Hex carries a self-modified Piccoli P238 with 9mm short tranquilizer rounds. These deliver 100cc of Bifeprox™ via jet-propelled flat-impact sub-dermal spike patch. This is licensed and authorized by Palomar City Authority for use as “neutralization of persons who are not in control of surgically implanted, non-organic bio-controlled personal appendages.” Read Wetwork, primarily Fins, Claws, and Telescoping Canines.
Of the 30,000 licensed Gatecrashers in Palomar City, less than half have completed the EMT certification beyond Level 2, basic emergency response, life support, and cultural acuity training.
Hex, along with approximately 8% of her colleagues on the hospital track and are studying for the ERDT, are nothing short of paramilitary street surgeons. It’s the bureaucracy that keeps them out of the hospitals, not experience and knowledge. Though she never graduated, Hex was enrolled in CUPC’s medical school in District 12 for five years. She says she left for financial reasons. The press office confirms that she is on leave but claims, “confidential administrative issues.”
Hex has already calculated how much time she has to get the Drop off the roof, back down to her sled, and to the hospital before the tranq wears off. She has Puck prep the stretchers. The conscious Gatecrasher says he’s only a driver, no medical experience. “Great. A wanna-be blagger and useless.” Hex takes her Drop’s vitals and, without delay, does an emergency amputation of the hideously damaged arm using a laser scalpel. She straps the arm in with the patient on the gyro-stretcher. Hex, Puck, and the other driver negotiate the twelve stories of narrow staircases, balancing two loaded stretchers between them. Despite her size, there has been no doubt that Hex has been in control since she kicked in the building’s front door and entered into this warzone. On the roof, she ran this call like a military maneuver. Fast and precise.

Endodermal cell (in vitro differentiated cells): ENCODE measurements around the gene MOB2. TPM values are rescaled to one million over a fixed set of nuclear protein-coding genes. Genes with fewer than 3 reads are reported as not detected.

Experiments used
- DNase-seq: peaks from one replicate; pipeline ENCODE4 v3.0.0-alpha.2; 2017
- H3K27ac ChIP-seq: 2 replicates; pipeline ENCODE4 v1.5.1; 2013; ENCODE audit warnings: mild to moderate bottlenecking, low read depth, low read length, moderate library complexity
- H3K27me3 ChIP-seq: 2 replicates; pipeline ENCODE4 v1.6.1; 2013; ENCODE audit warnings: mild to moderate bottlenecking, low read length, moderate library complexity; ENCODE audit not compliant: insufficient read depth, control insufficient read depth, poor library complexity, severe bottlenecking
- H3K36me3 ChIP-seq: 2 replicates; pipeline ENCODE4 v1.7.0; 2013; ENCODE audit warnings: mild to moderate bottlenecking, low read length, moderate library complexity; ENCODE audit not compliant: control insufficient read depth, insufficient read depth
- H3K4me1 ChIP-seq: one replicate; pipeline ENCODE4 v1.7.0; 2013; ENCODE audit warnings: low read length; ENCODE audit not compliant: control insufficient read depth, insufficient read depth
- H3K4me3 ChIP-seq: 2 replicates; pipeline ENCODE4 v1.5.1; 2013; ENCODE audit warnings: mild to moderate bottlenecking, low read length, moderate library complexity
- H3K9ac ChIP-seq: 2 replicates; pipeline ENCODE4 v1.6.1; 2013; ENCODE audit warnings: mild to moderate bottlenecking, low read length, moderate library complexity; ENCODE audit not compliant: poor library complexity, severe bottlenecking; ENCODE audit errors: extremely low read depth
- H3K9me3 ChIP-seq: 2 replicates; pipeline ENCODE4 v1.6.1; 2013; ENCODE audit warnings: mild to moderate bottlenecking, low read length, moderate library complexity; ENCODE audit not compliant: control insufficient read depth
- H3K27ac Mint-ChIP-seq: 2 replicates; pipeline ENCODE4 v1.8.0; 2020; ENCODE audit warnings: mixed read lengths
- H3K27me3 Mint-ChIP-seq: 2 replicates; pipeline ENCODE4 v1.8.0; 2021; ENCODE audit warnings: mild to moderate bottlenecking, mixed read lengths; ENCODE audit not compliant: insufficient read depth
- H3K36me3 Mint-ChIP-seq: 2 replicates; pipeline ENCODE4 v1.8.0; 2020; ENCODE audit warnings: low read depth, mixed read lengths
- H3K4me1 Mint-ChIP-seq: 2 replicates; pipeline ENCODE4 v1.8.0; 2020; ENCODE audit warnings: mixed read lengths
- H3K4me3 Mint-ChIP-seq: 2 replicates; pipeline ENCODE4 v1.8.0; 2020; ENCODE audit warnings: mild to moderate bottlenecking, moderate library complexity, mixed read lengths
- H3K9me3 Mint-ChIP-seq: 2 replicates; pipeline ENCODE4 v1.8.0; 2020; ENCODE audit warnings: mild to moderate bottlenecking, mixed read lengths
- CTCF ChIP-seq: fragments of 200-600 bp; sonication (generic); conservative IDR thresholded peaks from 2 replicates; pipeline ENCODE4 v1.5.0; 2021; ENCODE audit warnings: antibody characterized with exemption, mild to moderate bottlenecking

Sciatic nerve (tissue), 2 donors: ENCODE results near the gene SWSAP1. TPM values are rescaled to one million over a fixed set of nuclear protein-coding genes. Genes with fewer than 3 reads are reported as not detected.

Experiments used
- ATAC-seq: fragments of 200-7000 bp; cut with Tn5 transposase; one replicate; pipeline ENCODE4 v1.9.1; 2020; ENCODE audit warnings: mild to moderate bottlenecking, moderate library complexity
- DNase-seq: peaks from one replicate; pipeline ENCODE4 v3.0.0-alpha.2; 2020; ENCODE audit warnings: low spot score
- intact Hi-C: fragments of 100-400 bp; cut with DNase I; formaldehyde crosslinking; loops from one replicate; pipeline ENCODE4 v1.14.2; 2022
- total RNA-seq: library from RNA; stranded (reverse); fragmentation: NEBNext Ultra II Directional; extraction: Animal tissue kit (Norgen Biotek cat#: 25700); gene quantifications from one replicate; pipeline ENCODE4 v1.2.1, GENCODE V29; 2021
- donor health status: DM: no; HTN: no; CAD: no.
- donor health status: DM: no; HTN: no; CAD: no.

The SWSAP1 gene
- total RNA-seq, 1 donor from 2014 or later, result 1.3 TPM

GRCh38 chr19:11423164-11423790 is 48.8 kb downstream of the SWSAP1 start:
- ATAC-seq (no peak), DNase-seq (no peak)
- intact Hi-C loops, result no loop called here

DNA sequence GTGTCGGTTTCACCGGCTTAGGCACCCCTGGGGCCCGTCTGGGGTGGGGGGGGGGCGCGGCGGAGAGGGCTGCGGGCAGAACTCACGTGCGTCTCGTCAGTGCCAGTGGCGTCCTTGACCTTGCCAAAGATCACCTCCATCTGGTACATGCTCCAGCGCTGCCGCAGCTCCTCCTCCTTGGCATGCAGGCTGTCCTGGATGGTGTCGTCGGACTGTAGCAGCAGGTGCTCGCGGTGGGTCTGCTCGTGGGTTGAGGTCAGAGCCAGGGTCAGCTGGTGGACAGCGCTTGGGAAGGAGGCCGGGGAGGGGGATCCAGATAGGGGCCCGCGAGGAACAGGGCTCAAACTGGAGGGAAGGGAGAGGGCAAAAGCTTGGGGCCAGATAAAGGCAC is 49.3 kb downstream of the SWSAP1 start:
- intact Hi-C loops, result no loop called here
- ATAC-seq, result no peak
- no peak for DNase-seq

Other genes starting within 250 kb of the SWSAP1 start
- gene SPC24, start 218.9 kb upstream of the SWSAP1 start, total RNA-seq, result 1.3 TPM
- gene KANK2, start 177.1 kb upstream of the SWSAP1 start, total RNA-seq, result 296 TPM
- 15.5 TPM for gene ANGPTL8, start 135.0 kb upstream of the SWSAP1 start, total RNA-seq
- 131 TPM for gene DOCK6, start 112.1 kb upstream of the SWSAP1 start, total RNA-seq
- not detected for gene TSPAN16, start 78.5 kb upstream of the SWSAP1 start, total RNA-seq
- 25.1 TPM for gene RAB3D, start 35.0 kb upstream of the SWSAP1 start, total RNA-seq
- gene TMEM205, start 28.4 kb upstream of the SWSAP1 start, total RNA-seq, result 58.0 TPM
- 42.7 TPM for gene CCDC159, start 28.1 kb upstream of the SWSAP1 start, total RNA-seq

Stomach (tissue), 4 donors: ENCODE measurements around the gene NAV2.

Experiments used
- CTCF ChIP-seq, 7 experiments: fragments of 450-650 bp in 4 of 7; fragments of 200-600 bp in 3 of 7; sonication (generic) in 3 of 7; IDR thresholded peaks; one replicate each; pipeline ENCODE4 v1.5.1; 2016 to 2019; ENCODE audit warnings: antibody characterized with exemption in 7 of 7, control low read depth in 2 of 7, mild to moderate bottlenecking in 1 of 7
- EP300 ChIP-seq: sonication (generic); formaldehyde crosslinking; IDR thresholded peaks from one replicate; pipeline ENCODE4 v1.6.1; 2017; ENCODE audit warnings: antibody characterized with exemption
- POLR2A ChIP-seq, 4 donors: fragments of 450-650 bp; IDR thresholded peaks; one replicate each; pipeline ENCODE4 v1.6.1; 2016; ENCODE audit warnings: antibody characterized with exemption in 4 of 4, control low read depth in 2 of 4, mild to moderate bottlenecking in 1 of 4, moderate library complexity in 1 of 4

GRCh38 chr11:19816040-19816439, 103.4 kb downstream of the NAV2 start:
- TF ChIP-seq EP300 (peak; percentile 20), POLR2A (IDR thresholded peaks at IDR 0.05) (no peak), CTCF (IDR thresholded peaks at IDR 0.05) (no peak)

We started the night under the bridge in District 11, and the first Drop brought us to District 09. After leaving the hospital, the next call took us into District 07. I will have crashed through more Districts in one night than most Palomar City citizens see in a year, or even a lifetime. The Gatecrashers disappear into the chaotic fabric of our metropolis often unnoticed, ignored until we need them. The Gatecrashers’ life is one of cultural privilege as they pass effortlessly between the Gates, followed closely by emotional hardship. They are stateless ambassadors on a mission of goodwill, yet reviled as suspicious outsiders.
I ask Hex why she does it, and her response leads me to believe many secrets are hiding beneath her answer, “I guess this City just needs someone to take care of it.” She shrugs and reflexively speaks into her throat mic, “zero-seven-seventy lock on the Drop at East 84th and City River Drive.”
© 2017 Zachary Mortensen | 001.002.01 “A Night of Gatecrashing”
The Gatecrashers Series 01